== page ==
Influenza A Viruses

  • A (H1N1)pdm09: Five A(H1N1)pdm09 viruses were antigenically characterized by HI with ferret antisera, and all were antigenically similar (reacting at titers that were within 4-fold of the homologous virus titer) to cell-propagated A/Brisbane/02/2018-like reference viruses representing the A(H1N1)pdm09 component for the 2019-20 Northern Hemisphere influenza vaccines.
  • A (H3N2): Eight A(H3N2) viruses were antigenically characterized by FRA with ferret antisera, and 7 (87.5%) were antigenically similar to cell-propagated A/Kansas/14/2017-like reference viruses representing the A(H3N2) component for the 2019-20 Northern Hemisphere influenza vaccines.

Influenza B Viruses

  • B/Victoria: 16 B/Victoria lineage viruses, including viruses from both co-circulating sub-clades, were antigenically characterized by HI with ferret antisera, and ten (62.5%) were antigenically similar to cell-propagated B/Colorado/06/2017-like reference viruses representing the B/Victoria component for the 2019-20 Northern Hemisphere influenza vaccines.
  • B/Yamagata: Antigenic characterization is pending.


CDC assesses susceptibility of influenza viruses to the antiviral medications oseltamivir, zanamivir, peramivir, and baloxavir using next generation sequence analysis supplemented by laboratory assays. Viruses collected in the U.S. since September 29, 2019 were tested for antiviral susceptibility as follows:

Antiviral Medication Total Viruses A/H1 A/H3 B/Victoria B/Yamagata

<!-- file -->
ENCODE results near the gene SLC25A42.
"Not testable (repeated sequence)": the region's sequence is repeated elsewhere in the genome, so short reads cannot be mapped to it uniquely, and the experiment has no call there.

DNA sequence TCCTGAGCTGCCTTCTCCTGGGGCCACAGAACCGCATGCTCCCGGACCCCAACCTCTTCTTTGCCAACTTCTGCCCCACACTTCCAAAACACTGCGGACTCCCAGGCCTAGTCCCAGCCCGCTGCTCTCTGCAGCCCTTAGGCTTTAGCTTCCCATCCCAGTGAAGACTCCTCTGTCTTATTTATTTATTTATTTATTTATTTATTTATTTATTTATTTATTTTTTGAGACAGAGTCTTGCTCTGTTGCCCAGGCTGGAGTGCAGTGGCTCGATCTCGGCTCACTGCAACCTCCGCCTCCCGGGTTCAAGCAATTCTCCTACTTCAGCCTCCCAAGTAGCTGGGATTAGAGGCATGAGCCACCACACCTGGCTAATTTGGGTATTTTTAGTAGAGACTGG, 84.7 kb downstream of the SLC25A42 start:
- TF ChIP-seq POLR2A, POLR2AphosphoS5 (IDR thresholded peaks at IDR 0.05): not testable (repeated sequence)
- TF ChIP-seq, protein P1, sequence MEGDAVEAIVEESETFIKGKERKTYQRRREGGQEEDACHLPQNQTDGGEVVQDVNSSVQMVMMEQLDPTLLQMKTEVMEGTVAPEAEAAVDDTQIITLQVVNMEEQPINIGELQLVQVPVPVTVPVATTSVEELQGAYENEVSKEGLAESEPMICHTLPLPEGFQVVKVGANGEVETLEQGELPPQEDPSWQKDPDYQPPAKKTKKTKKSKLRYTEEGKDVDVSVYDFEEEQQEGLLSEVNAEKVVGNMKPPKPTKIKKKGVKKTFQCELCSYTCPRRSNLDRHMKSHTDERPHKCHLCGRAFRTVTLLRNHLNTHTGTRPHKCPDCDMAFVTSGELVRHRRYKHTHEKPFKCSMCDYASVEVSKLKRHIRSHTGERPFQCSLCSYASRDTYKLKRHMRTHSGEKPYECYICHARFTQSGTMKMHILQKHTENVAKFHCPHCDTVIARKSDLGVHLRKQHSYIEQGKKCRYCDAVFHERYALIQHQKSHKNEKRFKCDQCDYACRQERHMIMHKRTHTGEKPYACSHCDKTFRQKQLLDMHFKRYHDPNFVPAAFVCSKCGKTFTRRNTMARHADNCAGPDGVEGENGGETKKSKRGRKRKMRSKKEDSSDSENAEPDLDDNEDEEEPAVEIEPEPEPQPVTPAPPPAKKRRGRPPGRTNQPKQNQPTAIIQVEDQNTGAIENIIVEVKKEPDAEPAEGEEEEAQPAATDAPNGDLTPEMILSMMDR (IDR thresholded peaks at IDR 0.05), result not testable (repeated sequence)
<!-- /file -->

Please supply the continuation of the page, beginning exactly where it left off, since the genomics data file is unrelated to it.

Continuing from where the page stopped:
Neuraminidase Inhibitors
Oseltamivir Viruses Tested 286 66 108 103 9
Reduced Inhibition (0.0%) (0.0%) (0.0%) (0.0%) (0.0%)
Highly Reduced Inhibition 1 (0.3%) 1 (1.5%) (0.0%) (0.0%) (0.0%)
Peramivir Viruses Tested 286 66 108 103 9
Reduced Inhibition (0.0%) (0.0%) (0.0%) (0.0%) (0.0%)
Highly Reduced Inhibition 1 (0.3%) 1 (1.5%) (0.0%) (0.0%) (0.0%)
Zanamivir Viruses Tested 286 66 108 103 9
Reduced Inhibition 1 (0.3%) (0.0%) (0.0%) 1 (1.0%) (0.0%)
Highly Reduced Inhibition (0.0%) (0.0%) (0.0%) (0.0%) (0.0%)
PA Endonuclease Inhibitor
Baloxavir Viruses Tested 263 57 101 95 10
Reduced Susceptibility (0.0%) (0.0%) (0.0%) (0.0%) (0.0%)


Outpatient Illness Surveillance

ILINet

Nationwide during week 48, 3.5% of patient visits reported through the U.S. Outpatient Influenza-like Illness Surveillance Network (ILINet) were due to influenza-like illness (ILI). This percentage is above the national baseline of 2.4%.

national levels of ILI and ARI
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On a regional level, the percentage of outpatient visits for ILI ranged from 1.8% to 6.9% during week 48. All regions except Region 1 (Connecticut, Maine, Massachusetts, New Hampshire, Rhode Island, and Vermont) reported a percentage of outpatient visits for ILI which is equal to or above their region-specific baselines.